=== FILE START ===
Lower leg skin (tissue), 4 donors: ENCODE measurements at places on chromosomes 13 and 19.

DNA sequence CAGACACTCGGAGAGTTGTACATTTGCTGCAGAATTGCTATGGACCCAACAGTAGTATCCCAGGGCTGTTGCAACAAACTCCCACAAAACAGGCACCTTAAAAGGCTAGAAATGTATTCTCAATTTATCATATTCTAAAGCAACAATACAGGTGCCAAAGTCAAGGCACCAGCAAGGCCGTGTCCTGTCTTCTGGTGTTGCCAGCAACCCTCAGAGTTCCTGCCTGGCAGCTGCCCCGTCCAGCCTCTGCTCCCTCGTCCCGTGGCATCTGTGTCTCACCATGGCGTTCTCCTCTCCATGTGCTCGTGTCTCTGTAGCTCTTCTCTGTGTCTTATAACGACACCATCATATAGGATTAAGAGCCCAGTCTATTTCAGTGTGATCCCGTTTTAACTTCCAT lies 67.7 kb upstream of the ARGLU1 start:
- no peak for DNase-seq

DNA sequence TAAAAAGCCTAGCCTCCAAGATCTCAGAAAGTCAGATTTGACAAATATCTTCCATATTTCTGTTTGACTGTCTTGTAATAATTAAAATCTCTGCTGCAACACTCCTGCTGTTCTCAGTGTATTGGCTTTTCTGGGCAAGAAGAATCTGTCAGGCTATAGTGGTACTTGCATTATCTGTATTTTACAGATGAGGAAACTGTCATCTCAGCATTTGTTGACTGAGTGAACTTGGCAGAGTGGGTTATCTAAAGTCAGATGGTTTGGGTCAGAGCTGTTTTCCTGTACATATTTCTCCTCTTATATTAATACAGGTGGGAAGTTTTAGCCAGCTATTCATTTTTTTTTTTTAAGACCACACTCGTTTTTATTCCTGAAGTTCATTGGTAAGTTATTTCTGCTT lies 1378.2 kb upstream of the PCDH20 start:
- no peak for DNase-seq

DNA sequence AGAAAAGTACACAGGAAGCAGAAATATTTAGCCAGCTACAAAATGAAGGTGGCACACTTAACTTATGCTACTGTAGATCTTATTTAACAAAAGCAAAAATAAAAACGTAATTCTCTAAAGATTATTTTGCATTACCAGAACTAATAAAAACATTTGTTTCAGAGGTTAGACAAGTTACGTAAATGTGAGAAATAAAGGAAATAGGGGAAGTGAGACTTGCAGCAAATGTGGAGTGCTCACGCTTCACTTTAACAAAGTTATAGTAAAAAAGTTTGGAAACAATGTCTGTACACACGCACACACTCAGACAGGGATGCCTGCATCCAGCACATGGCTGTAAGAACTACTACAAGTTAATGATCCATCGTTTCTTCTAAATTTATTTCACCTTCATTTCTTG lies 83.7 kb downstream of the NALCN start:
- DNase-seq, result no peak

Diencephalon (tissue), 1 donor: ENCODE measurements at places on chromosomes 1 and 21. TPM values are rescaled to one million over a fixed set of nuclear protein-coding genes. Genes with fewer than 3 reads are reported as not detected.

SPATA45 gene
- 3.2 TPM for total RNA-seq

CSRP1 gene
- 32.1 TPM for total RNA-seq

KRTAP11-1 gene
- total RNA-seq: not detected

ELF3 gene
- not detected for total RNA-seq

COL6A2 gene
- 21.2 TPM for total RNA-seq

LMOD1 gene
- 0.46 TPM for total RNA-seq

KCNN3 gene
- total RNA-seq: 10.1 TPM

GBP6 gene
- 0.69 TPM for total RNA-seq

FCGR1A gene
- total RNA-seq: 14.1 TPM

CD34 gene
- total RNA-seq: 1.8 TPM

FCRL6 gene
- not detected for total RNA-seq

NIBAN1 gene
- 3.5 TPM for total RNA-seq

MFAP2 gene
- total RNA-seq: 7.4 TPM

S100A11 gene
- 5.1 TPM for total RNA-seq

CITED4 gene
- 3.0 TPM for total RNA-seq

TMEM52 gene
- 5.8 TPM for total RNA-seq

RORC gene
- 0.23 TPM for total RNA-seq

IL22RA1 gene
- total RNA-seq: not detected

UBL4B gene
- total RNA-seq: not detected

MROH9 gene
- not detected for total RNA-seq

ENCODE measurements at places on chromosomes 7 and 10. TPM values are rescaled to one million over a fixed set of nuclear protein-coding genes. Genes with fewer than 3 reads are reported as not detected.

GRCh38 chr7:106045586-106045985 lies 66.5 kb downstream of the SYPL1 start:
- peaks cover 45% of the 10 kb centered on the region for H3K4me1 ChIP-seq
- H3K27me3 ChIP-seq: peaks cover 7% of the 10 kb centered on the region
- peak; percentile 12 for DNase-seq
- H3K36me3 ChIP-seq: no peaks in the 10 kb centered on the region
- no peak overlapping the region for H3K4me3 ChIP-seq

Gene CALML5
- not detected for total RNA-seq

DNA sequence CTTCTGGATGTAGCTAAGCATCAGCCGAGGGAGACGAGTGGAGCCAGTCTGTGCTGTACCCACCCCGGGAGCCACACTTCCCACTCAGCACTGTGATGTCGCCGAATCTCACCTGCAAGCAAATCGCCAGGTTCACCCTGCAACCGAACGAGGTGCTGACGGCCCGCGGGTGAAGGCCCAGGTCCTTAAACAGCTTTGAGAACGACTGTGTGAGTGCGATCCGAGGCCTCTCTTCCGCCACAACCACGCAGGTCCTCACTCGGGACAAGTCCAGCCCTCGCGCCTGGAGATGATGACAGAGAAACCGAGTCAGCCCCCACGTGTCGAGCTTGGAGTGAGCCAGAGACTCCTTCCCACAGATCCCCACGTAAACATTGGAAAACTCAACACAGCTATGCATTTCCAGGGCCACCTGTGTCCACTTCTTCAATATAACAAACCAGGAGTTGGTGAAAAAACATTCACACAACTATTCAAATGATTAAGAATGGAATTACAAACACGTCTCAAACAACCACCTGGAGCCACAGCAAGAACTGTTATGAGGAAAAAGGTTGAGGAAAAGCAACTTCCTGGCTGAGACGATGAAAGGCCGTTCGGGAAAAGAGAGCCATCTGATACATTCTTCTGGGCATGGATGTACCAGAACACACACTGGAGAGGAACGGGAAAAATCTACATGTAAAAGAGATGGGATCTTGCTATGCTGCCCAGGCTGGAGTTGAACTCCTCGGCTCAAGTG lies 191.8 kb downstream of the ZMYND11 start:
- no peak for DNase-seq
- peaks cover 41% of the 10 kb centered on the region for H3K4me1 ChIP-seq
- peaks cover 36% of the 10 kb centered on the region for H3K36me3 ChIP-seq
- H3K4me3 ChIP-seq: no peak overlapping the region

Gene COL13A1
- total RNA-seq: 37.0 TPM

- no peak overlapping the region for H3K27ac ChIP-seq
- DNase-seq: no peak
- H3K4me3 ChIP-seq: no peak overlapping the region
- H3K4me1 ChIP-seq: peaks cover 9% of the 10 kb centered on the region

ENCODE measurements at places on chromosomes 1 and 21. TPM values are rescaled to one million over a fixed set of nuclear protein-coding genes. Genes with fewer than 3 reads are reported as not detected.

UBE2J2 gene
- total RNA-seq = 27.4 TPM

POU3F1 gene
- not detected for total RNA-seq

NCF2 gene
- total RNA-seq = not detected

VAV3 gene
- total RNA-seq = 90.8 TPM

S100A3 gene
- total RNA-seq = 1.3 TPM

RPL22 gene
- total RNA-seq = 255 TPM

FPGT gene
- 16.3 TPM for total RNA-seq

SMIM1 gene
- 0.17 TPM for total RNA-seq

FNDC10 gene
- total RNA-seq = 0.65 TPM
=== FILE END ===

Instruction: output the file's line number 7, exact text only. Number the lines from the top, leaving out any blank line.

- DNase-seq, result no peak